I write with reverence about what I believe to be one of the best medical books of all time: Moffet’s Pediatric Infectious Diseases, 5e (2017).
The main problem with tackling infectious diseases from a diagnostic standpoint is that ID can be hard to classify clinically. The traditional approach is, basically, to ask the question Does the patient have an infection and, if so, what’s the organism? The problem with this approach is that this question is far too narrow because one also needs to specifically consider alternatives to infections as well. Therefore, the questions that need to be asked first at the bedside are What syndrome does this patient have and what might be the possible etiologies of this syndrome?
For seasoned clinicians, getting the syndrome right can be the most straightforward part. You look at the patient and ask is this a sepsis-like syndrome, and upper respiratory illness-like syndrome, and so forth. However, where you go from there requires preplanning (i.e., reading of this book!). Take, for example, meningitis. Many clinicians break down the differential diagnosis into purulent meningitis vs. “aseptic” meningitis. Dr. Moffet, one of the authors, doesn’t like this classification scheme, and does a great job explaining why:
The diagnosis of viral meningitis should not be regarded as equivalent to aseptic meningitis syndrome, which is a syndrome that has many other possible etiologies. “Nonpurulent meningitis” is a better problem-oriented diagnosis because it makes the clinician more likely to consider such important etiologic possibilities as tuberculosis or partially treated bacterial meningitis.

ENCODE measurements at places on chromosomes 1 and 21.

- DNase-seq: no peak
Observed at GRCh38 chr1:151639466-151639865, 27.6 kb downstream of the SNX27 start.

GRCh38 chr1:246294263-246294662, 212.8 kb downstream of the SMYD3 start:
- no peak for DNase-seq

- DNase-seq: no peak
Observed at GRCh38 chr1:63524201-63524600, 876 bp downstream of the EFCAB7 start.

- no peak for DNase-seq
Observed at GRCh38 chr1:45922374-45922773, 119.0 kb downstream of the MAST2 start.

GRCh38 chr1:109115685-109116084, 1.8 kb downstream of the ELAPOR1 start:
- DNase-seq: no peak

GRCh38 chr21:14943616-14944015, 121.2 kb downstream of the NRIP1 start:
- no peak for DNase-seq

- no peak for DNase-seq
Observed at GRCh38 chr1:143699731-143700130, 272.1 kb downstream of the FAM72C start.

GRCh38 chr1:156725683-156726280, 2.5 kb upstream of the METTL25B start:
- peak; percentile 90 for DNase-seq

In other words, before you use a diagnostic word or phrase, make sure you know, not just what it means, but also what the particular construction does to you and to the people you communicate with. “Aseptic” meningitis might be correct definitionally, but it also might set you down the wrong path diagnostically. So what you need to do is very simple: Read this book so that you know how to conceptualize problems correctly in medicine generally, but in infectious diseases in particular.
You will find facts here that can also be found in any infectious diseases textbook. However, the way Dr. Moffet and his coauthors break things down is really remarkable. One of my favorite examples is how this book approaches CSF studies in patients with suspected meningitis. Almost any infectious diseases or neurology book will show you a table of various CSF composition findings (e.g., WBC, glucose, etc.), but Moffet’s Pediatric Infectious Diseases, 5e (2017) explains everything in a way that makes it stick. For example, with regard to the role of CSF glucose:
A decreased CSF glucose is usually present in purulent meningitis. It has little more than supportive diagnostic value because the purulent spinal fluid and Gram stain already indicate the presumptive diagnosis of bacterial meningitis….
In patients with non purulent meningitis, a decrease CSF glucose has special diagnostic value [because it suggests mycobacterial or fungal meningitis]. (Page 232).
The idea here is that the authors don’t just throw numbers or tables at you. Rather, they show you how to use laboratory data algorithmically to solve clinical problems.
Although titled as a pediatrics infectious disease book, the vast majority of the material in this book is relevant to adults as well and to medicine generally. I recommend this book very highly to learners at every level, including medical students, trainees, and attendings, who are interested in infectious diseases.